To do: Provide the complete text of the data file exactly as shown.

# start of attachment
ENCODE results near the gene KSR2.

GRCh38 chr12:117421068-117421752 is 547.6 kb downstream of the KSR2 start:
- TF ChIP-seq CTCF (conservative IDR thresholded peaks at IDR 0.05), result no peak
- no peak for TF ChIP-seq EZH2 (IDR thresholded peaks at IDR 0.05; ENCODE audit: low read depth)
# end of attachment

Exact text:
ENCODE results near the gene KSR2.

GRCh38 chr12:117421068-117421752 is 547.6 kb downstream of the KSR2 start:
- TF ChIP-seq CTCF (conservative IDR thresholded peaks at IDR 0.05), result no peak
- no peak for TF ChIP-seq EZH2 (IDR thresholded peaks at IDR 0.05; ENCODE audit: low read depth)